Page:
Saturday, December 31, 2005
An Eye Opener
Here goes another Saturday surprise. Last Wednesday morning, I got yet another chance to experience something amazing. Yes folks, this is an adventurous and don't know-what-next-in-store world of journalism. Your assignment will take you to exotic locales, you meet with strange people but at the end of the day, you are by yourself. I was in Tilganga Eye Center in Gaushala for an assignment and Dr Sanduk Ruit (hold your breath, he has been featured in Time, National Geographic, BBC and Reader's Digest) informed most of the staffs about my arrival.
No, I won't reveal the subject of my reporting. It's a job (rather top) secret. As I reached the reception desk, the man in charge was busy speaking on the line. Two staffs were talking about some Deepak Adhikari. One of them was saying, "Why the hell he is not here?" It was already 9 am and I was on the dot. Recalling my past incidents of bumping into many Deepak Adhikaris, I just ignored their conversation. But as I uttered my name, it turned out that they were eagerly waiting for me.
So, Mr. Mohan was assigned to be my guide. He took me to the operation theater, to this and that department of Tilganga Eye Center. He served me coffee, introduced me to many male doctors (he mysteriously spared female docs, I don't know why!) Dr Ruit fixed an appointment for that evening. This is only the background. The mind-boggling event is yet to come.
The Fred Hollows IOL Laboratory turned out to be a pleasant surprise for me. I would rather say a silver lining in a dark cloud. They say life is full of surprises. But, having ventured past Tilganga a number of times, I never imagined that it is home to one of the world's best lens laboratories. It produces world class eye lens and exports to first world countries. Amazing, isn't it? A third world country exporting medical instruments to first world. Australia, Europe, Mexico, you name it.
Now we are entering the lab. Laboratory's Production Manager and Engineer Chandra Khanal is another guide for the day.
First, we meet a technician in sky-blue garb that either reminds you of a surgeon or an astronaut. Chandra tells me we are going to be attired in the similar way. I hesitate a while but convince myself. Chandra tells me and our photojournalist Saligram Tiwari to follow his instructions. As I am clad in the uniform, I check myself in the mirror and soliloquize: "What? Last week new hairstyle, now new attire?" Life is like this mate, you never know what comes next! We enter a room of the lab and roam here and there, not knowing what to do. I at times was dumbfounded by Chandra's terminology-laden explanations on how lens were made. In fact, Chandra was wasting his time.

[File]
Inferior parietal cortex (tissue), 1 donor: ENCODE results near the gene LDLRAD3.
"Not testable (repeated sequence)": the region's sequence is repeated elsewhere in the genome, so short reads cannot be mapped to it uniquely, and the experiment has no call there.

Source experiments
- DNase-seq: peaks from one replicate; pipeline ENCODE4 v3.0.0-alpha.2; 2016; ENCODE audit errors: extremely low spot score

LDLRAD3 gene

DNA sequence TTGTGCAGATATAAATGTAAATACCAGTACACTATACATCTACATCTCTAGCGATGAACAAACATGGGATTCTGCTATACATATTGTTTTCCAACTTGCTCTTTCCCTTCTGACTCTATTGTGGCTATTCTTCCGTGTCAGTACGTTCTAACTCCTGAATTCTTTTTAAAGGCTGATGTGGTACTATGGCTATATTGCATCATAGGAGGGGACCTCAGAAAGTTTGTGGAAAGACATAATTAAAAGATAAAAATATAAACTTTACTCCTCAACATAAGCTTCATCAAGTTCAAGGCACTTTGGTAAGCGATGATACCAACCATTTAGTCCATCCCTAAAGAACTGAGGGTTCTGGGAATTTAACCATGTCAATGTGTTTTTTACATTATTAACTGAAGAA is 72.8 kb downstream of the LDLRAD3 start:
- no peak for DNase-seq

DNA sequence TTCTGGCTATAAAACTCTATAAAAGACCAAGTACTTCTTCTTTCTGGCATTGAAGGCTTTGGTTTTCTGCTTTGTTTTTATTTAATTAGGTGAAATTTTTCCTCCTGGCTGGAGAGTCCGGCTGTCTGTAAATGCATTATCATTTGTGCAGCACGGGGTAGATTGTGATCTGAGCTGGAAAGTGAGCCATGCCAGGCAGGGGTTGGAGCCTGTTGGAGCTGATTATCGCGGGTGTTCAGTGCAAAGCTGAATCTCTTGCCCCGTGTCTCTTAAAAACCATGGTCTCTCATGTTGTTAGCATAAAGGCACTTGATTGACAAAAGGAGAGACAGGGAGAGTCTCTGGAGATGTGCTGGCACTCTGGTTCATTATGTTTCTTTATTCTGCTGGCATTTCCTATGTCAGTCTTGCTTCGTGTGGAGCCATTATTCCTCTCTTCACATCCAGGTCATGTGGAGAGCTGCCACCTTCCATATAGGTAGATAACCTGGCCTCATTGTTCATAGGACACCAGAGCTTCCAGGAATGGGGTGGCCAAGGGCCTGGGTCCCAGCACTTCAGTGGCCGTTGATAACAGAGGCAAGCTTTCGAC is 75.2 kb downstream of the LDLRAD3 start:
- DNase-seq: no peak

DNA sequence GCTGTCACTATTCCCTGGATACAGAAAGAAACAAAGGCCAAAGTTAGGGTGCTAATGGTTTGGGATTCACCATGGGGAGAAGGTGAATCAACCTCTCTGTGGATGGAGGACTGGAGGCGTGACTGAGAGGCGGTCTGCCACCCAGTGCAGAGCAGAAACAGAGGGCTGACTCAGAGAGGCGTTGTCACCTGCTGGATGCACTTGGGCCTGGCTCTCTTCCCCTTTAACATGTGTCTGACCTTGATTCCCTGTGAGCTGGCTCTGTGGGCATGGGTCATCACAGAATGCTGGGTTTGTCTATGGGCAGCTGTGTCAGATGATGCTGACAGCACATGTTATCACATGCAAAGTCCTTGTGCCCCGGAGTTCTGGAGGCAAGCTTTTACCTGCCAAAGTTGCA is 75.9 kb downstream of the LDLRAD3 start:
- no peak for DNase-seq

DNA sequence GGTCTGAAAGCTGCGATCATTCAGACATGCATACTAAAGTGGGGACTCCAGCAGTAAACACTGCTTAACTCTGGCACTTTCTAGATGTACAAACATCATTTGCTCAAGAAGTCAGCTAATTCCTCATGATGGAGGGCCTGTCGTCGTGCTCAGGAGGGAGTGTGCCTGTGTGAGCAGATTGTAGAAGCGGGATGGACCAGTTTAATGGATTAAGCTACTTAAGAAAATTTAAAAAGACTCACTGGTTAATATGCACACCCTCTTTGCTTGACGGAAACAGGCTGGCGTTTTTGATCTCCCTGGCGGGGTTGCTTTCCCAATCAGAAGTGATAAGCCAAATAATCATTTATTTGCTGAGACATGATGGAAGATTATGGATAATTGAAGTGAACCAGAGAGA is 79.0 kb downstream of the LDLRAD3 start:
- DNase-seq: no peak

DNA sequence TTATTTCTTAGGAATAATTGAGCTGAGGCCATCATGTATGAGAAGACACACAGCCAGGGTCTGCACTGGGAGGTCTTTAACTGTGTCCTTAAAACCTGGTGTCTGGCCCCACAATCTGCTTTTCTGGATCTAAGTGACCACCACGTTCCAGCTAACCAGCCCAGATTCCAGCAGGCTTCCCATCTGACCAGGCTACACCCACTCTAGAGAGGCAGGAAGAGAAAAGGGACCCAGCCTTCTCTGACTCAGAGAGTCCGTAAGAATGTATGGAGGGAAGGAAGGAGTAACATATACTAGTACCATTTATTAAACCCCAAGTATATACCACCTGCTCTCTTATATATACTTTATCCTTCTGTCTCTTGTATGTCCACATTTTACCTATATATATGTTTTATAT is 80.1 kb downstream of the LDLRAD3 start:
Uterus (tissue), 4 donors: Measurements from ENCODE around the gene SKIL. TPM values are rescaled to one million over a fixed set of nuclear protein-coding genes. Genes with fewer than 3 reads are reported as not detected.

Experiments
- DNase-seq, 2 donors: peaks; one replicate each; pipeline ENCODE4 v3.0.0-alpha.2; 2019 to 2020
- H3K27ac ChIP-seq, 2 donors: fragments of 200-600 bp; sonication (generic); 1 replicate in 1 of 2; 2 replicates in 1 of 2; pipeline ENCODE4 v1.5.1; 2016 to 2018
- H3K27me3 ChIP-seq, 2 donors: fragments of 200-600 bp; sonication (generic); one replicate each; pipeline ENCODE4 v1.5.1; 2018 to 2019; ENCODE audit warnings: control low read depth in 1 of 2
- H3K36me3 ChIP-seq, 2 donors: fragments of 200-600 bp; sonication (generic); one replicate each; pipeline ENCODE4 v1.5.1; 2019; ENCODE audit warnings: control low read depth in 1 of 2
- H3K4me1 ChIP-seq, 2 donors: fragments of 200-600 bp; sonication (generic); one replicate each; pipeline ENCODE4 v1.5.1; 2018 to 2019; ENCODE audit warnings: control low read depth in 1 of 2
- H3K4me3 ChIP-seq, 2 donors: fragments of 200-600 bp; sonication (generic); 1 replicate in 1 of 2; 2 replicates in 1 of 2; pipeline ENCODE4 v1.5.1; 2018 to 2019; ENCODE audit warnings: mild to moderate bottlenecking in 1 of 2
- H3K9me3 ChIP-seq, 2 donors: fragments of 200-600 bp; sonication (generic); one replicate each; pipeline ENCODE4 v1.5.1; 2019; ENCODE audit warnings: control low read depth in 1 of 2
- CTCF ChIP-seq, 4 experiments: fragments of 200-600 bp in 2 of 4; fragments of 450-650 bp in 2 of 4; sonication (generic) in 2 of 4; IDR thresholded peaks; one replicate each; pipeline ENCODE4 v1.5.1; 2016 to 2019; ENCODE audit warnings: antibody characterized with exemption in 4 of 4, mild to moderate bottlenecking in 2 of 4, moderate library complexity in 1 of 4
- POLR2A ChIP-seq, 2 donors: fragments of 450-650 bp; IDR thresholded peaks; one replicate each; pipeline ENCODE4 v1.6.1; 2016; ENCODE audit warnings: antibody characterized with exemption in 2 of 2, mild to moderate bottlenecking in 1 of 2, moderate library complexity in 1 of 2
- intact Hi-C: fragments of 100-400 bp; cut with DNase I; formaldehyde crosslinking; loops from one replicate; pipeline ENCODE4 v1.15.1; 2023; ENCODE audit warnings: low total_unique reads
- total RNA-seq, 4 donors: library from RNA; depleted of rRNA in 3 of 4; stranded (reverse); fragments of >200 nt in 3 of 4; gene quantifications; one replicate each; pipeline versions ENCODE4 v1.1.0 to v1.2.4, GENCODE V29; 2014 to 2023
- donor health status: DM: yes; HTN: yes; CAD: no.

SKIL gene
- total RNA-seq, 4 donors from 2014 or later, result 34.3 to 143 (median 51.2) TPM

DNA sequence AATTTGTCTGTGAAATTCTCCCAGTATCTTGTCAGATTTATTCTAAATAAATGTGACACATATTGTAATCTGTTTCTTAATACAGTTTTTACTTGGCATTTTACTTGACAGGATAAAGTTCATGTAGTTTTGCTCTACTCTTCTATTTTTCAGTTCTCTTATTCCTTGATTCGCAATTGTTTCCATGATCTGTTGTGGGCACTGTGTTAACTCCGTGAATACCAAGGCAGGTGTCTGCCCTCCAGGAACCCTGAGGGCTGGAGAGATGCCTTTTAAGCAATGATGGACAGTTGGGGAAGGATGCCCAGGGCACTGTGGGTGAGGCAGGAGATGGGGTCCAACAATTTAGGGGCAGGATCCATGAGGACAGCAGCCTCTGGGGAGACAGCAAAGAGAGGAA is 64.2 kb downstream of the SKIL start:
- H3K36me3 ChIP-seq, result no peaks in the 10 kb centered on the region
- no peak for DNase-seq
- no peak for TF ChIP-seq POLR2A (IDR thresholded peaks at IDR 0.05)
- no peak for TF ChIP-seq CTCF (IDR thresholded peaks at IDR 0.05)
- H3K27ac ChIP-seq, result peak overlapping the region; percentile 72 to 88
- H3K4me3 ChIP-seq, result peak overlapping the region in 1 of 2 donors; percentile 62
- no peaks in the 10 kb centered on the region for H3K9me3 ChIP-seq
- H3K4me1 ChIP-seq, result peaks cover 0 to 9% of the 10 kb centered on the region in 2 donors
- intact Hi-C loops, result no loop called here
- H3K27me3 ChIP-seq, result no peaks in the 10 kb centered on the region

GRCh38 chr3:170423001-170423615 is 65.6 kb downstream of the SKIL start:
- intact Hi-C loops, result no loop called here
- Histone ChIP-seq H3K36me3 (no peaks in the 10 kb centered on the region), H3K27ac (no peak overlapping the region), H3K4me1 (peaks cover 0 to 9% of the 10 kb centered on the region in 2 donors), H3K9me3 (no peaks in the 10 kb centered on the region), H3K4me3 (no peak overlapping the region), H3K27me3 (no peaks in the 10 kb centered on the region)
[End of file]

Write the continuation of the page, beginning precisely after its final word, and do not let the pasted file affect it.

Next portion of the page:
The experience, the feelings I got were more important (Apology Mr. Chandra). In the throes of describing the procedure, he skeptically questioned: "Are you a student of science?" "No, I am an art student," I retorted. But, I assured him that I was not that bad in science. He is only slightly convinced with my assurance.
As I look like one of the technicians working in the lab, I try to figure out their sex. No, I can not. But, Chandra tells me that staffs can easily identify the aliens. Oh God! In my more than half a decade career as a reporter, I've never gone to this extent; to check quality, to understand the production process.
Towards the end, Chandra asks me the question he has been asking every visitor: what is your impression of the lab and what needs to be improved? I utter few complimentary words and leave the lab.
Thanks to Fred Hollows, the philanthropist from Down Under and the dedicated staffs of Tilganga, a dream has been realized in the bank of Bagmati. The sanitary and other standard maintained by the lab is superb. Keep up the good work!